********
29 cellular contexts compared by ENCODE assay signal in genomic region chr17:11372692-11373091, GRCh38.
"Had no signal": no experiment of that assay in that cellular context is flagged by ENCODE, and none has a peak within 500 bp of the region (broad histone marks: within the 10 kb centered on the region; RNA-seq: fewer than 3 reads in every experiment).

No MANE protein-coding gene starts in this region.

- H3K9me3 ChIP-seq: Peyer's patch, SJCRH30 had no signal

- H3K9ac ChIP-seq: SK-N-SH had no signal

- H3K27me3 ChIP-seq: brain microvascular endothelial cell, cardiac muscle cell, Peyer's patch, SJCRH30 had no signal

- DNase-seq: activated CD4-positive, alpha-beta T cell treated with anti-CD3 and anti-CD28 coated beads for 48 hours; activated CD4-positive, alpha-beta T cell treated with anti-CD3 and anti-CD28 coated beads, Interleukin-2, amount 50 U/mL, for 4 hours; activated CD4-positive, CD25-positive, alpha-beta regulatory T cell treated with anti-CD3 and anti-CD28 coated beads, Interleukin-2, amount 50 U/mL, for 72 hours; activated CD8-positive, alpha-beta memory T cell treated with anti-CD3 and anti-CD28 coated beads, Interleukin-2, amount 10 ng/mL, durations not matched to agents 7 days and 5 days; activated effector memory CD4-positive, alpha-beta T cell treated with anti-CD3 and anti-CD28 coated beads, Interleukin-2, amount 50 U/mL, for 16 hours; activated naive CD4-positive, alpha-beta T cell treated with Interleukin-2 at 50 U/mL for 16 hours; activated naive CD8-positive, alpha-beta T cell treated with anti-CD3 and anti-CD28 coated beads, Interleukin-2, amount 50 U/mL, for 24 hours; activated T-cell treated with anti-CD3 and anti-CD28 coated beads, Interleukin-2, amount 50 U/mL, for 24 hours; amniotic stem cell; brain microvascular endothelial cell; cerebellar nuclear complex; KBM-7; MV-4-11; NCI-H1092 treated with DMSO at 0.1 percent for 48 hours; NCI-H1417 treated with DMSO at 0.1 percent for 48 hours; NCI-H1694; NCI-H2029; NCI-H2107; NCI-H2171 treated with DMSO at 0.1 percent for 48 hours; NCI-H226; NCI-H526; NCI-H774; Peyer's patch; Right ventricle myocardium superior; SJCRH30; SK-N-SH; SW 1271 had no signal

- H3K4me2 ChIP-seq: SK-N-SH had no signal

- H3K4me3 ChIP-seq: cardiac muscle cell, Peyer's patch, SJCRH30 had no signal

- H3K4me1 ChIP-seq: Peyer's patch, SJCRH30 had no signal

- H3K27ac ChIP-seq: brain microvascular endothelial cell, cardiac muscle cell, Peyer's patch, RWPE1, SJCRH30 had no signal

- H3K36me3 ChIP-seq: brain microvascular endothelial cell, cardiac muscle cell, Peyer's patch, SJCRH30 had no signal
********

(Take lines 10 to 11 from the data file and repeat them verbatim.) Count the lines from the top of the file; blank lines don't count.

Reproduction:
- H3K4me1 ChIP-seq: Peyer's patch, SJCRH30 had no signal

- H3K27ac ChIP-seq: brain microvascular endothelial cell, cardiac muscle cell, Peyer's patch, RWPE1, SJCRH30 had no signal